Back in the town, the little bars had filled up and there was a buzz about the place as I made my way back to the coach. So that was it. My taste of ‘summertime Rüdesheim’ had been just as good as my autumn and Christmas experiences. I’ll have to try springtime next time!
Auf Wiedersehen, Rüdesheim.
Auf Wiedersehen, Rüdesheim.

I visited Rüdesheim on Leger’s Romantic Rhine, Fairytale Castles and the Black Forest tour.

Romantic Germany at its best

When putting together our holidays we work closely with tourist boards from various countries to make sure we show our guests the very best of what the area has to offer. We recently spoke to Charlotte Jakobsen from the Rhineland-Palatinate tourist board to find out what she recommends to visitors of the area.

What can visitors expect to see when they visit the Rhineland-Palatinate?

The Rhineland-Palatinate is an area where vineyards stretch as far as the eye can see and almost 500 fairytale castles, palaces and ruins decorate the river landscapes around the Rhine and Moselle rivers. Visitors will also see plenty of charming little towns with half-timbered houses here, plus a wide range of cultural points of interest and a wonderful mild climate – all hallmarks of the Rhineland-Palatinate.
The Upper Middle Rhine Valley is known for its high concentration of castles and a central feature of this area is the mythical Loreley Valley near St. Goarshausen, where the song of a beautiful young maiden is said to have lured seamen to perdition.
Burg Katz

There are also plenty of vineyards along the valley. There must be plenty of wine produced here?

Viticulture – the study of grape cultivation – was brought to Rhineland-Palatinate by the Romans over 2,000 years ago and has been thriving here ever since. The region produces around 70 percent of all German wine and is a real paradise for wine lovers and connoisseurs, with the six wine regions of Moselle, Rhine, Ahr, Nahe, Palatinate and Rheinhessen, which includes the only German ‘Great Wine Capital’, Mainz.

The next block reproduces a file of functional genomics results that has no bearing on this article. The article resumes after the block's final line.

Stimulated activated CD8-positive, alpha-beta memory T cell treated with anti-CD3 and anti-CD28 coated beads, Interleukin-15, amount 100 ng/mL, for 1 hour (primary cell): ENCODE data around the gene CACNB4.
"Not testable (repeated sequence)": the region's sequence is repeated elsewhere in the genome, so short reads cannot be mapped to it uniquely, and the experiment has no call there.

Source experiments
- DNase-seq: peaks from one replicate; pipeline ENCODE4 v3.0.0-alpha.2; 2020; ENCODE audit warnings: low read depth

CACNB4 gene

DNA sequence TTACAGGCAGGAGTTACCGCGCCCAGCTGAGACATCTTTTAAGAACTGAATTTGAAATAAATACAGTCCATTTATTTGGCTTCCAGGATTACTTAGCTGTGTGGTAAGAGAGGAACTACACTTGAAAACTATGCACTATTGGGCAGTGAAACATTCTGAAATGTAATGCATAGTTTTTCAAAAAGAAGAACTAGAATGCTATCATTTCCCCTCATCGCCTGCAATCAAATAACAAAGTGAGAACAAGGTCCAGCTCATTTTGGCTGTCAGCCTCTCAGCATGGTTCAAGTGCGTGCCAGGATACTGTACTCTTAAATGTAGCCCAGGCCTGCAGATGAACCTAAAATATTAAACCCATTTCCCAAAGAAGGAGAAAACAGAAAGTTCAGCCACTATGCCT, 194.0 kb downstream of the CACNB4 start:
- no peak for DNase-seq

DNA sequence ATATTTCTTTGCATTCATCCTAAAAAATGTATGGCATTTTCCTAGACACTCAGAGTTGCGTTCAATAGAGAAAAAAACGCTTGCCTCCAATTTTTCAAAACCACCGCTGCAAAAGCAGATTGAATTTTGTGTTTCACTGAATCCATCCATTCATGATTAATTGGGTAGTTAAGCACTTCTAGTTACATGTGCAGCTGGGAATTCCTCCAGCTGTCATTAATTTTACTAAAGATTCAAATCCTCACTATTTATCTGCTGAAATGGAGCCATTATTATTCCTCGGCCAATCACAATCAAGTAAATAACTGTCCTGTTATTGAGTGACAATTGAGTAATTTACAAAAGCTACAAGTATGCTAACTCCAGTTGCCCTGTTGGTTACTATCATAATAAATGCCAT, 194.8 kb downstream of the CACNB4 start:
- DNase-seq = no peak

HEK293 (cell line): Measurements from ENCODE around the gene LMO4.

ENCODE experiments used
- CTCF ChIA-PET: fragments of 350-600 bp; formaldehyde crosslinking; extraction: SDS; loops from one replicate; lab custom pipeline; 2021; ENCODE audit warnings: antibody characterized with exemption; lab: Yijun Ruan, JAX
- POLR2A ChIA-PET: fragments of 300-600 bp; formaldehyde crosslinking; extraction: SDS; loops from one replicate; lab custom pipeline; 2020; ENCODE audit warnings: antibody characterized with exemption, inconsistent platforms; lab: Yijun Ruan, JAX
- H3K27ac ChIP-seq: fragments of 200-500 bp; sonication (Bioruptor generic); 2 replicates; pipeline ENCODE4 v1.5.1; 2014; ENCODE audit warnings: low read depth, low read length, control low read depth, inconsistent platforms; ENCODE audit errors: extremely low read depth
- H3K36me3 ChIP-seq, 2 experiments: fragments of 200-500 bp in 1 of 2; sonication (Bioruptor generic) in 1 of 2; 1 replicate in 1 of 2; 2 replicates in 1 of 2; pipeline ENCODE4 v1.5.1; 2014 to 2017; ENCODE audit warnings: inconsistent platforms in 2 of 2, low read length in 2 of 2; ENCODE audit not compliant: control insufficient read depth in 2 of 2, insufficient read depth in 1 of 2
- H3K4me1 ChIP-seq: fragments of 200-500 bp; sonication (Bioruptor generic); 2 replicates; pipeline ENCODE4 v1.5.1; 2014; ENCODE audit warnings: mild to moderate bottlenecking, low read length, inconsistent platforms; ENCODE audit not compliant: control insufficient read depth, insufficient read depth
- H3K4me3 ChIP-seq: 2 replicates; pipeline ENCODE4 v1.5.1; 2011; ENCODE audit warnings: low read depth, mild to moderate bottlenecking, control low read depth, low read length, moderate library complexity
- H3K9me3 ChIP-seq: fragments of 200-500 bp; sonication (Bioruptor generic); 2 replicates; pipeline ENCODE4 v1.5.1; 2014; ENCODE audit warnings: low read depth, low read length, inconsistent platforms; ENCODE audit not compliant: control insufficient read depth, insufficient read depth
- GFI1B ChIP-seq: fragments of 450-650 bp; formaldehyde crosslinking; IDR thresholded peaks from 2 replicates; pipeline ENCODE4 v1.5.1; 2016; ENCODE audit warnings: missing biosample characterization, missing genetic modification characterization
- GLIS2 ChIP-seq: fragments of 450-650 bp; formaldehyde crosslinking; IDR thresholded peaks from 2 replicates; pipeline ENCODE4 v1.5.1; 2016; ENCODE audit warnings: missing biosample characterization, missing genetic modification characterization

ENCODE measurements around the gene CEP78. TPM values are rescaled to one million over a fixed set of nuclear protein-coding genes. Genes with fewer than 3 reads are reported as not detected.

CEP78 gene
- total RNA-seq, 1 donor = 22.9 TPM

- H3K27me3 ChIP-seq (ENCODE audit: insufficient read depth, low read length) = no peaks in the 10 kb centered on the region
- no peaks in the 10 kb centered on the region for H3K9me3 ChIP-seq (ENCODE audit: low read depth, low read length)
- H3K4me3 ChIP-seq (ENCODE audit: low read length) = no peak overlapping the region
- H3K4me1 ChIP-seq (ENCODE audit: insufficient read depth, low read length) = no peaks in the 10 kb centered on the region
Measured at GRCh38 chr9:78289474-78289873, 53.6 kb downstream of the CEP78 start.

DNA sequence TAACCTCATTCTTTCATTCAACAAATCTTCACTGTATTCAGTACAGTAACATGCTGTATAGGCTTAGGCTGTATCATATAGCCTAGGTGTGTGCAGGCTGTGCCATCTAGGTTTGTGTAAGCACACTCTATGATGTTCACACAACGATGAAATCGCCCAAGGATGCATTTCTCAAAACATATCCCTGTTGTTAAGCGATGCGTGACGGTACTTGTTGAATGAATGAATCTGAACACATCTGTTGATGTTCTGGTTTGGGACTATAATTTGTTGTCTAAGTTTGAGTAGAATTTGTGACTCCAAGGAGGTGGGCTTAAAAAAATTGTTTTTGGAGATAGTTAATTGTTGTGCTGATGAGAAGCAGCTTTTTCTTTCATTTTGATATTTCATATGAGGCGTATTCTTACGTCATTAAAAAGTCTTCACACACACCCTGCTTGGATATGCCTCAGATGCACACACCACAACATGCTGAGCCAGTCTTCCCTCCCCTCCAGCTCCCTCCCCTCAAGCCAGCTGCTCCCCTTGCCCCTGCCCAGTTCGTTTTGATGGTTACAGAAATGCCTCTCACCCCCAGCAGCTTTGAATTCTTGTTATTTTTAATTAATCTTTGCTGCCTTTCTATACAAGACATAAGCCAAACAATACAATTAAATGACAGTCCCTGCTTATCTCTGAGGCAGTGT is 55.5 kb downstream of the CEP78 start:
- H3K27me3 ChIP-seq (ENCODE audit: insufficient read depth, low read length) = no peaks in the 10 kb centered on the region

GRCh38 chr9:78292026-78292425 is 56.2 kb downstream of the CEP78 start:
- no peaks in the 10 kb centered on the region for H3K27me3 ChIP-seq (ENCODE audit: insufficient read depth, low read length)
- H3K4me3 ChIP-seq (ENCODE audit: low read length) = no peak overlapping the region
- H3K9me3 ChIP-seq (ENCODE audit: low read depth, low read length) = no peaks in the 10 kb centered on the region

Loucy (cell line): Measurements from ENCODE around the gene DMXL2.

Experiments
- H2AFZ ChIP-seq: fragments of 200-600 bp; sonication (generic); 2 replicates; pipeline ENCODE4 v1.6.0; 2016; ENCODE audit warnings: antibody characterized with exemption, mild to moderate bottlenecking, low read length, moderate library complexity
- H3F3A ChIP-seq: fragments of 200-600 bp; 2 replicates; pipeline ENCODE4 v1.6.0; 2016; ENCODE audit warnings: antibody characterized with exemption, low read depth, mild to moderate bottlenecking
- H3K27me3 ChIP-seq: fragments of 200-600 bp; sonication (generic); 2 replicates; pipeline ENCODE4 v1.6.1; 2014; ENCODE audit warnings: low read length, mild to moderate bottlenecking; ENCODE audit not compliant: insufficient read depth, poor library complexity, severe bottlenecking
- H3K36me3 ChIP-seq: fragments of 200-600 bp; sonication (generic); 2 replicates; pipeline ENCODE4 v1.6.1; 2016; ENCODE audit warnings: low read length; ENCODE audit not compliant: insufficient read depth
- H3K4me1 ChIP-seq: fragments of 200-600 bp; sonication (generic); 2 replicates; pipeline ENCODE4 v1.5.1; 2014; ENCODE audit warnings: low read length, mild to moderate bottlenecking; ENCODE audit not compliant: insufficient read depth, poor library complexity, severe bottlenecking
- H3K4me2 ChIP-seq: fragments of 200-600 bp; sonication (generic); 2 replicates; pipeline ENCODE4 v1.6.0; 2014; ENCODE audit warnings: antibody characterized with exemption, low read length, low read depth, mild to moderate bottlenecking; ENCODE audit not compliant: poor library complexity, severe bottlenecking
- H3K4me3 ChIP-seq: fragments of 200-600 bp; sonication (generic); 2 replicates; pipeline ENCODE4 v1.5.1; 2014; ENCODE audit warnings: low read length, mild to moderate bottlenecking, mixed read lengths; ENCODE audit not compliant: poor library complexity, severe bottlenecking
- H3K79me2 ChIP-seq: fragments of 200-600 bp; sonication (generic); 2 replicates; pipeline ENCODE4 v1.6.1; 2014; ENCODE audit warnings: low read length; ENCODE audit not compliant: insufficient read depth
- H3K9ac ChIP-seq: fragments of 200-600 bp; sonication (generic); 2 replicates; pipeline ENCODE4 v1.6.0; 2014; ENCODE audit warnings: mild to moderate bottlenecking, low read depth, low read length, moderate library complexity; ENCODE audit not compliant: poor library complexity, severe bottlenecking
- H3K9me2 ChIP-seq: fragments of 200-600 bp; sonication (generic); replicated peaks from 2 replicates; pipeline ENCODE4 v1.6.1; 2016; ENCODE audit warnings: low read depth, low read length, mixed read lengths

The Palatinate region also boasts the biggest wine festival and even the biggest wine barrel in the world, located in the city of Bad Dürkheim. The outstanding wine-growing areas continue to impress visitors with their award-winning wines and a special experience for any fan of wine is to visit the vineyards and learn about the traditions and history of German wine from the one person who really knows – the winemaker himself.
Rheinsteig Herbstfotoshooting 2008 - Kaub - Weinbergslage

What other activities would you recommend to anyone visiting the area?

The natural beauty of Rhineland-Palatinate provides the perfect setting for a number of outdoor activities like hiking and biking. Few other German regions offer such a variety of terrains combined with certified, well-marked, high-quality walking trails and cycling routes, as well as accommodation designed to suit the active holidaymakers’ needs.
Rhineland-Palatinate is a region full of historical highlights while at the same time remaining a modern and active region so there’s something here for everyone.
We look forward to you visiting us soon.
Charlotte Jakobsen
Rhineland-Palatinate Tourist Board